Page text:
16. Choose dog foods with some kind of specific meat meal in the first 3 ingredients. If there are only un-concentrated meats in the food, you need to pay extra attention to the protein percentage and notice if additional vegetable proteins are what is giving the food its protein. If you have a concentrated vegetable protein listed fourth on the package and all un-concentrated meats ahead of it, chances are good that this food has a higher percentage of actual vegetable protein than meat protein.
17. I prefer a food that has some plain meats instead of all meat meals. This is what makes the food taste good to the dog.
Tested By Others I Respect
18. I prefer a food that has been tried by others and recommended to me, especially by other breeders that I respect.
19. I prefer a food that has mostly good reviews online (keeping in mind that there are some who will criticize anything and everything). I prefer a food that is rated 4 or 5 stars on www.dogfoodadvisor.com except for with young puppies or dogs with sensitive stomachs. 5 star foods are always too high in protein for young or sensitive stomachs.
2-. I prefer calcium levels to be around 1.3 to 1.5 and phosphorous around 0.8 to 1.0 for a large breed puppy.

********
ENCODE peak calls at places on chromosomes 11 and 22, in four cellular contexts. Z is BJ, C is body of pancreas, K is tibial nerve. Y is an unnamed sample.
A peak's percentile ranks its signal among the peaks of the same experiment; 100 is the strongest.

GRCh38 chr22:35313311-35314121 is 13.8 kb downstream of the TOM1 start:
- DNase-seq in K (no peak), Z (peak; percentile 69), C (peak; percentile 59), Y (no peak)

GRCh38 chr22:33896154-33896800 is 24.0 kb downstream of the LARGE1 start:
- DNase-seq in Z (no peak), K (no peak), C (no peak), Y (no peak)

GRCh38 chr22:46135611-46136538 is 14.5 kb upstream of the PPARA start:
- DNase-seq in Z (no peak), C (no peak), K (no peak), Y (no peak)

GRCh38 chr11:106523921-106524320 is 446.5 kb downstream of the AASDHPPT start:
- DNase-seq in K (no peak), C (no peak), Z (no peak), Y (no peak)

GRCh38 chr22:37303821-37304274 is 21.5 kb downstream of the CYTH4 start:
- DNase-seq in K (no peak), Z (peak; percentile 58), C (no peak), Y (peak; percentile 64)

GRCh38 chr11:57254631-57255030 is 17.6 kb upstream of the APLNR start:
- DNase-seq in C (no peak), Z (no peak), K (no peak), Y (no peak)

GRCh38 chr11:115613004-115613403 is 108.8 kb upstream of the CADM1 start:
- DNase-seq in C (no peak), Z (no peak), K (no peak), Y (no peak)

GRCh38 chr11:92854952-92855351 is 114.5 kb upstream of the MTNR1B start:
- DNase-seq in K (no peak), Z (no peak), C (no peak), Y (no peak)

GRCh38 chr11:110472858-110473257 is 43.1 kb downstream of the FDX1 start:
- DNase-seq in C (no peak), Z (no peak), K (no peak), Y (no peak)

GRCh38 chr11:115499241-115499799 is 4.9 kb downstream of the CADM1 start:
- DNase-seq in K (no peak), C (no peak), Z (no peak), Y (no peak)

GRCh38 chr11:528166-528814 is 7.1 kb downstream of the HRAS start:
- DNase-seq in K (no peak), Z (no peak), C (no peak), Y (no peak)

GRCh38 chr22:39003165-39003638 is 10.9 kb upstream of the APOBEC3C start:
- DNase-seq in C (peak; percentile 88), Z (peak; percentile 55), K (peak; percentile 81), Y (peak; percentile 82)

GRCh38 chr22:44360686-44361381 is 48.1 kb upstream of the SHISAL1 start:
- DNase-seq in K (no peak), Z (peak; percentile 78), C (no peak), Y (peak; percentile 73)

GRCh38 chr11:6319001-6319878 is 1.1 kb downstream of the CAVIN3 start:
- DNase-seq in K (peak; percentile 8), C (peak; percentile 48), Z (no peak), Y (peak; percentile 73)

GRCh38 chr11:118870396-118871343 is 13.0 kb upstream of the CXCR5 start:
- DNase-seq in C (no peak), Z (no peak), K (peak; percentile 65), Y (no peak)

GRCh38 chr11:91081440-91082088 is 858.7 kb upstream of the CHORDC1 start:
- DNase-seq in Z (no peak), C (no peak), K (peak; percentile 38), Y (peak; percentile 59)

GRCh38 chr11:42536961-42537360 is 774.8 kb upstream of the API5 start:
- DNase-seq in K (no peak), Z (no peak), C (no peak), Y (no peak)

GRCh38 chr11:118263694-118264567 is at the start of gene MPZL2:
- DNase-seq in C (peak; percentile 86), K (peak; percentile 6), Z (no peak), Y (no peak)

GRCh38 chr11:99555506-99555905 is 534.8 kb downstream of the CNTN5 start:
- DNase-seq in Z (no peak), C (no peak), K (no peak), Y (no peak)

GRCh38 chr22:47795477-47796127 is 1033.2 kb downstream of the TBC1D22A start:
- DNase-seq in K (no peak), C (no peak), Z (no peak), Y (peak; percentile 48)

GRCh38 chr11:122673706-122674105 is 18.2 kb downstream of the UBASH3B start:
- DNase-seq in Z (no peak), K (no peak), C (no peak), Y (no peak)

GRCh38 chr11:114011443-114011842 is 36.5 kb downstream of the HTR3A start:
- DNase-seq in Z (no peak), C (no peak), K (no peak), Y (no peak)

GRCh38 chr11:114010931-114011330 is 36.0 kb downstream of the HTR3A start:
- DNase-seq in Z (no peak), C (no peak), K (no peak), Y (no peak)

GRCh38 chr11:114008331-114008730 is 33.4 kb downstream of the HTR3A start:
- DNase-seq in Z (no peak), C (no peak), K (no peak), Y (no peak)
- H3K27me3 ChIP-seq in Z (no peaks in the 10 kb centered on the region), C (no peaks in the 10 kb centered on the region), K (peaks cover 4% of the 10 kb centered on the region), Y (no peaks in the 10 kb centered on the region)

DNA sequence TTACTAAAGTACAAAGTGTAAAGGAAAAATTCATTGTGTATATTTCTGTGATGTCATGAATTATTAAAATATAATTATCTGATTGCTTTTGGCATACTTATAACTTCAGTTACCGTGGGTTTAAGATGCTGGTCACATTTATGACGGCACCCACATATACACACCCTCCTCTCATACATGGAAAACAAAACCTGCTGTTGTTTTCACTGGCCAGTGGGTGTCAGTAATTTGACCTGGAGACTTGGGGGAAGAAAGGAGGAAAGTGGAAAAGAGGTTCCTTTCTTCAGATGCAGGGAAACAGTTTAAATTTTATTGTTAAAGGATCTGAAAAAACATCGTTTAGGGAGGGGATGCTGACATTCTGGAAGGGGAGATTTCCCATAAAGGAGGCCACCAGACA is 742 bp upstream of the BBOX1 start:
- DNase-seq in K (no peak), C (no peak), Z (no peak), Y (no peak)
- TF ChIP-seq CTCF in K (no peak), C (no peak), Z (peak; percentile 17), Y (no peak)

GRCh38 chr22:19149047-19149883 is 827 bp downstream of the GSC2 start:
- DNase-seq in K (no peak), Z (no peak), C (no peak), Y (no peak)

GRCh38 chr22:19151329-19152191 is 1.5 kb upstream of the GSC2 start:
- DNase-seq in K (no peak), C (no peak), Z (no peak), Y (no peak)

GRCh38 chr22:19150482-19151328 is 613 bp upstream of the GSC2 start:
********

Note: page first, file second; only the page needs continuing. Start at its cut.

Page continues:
21. I prefer a food that is not overly expensive.
No Dog Food is Perfect but Our Favorite is TLC
Again….there are no perfect foods and there is no dry food that meets all of the above criteria. However, our favorite food is TLC for the reasons listed on our Best Dog Foods page.
In short, TLC has just the right amount of the ingredients that we look at when evaluating dog food. TLC can only be bought directly from the company. It is not sold to distributors or stores so that it always comes fresh from the manufacturer without sitting in warehouses or store shelves for months. Shipping is free and our dogs and puppies love it! Click here or on the picture below to go to their website and get $5.00 off your first order. Check out our Best Dog Foods page for more information on why we recommend it.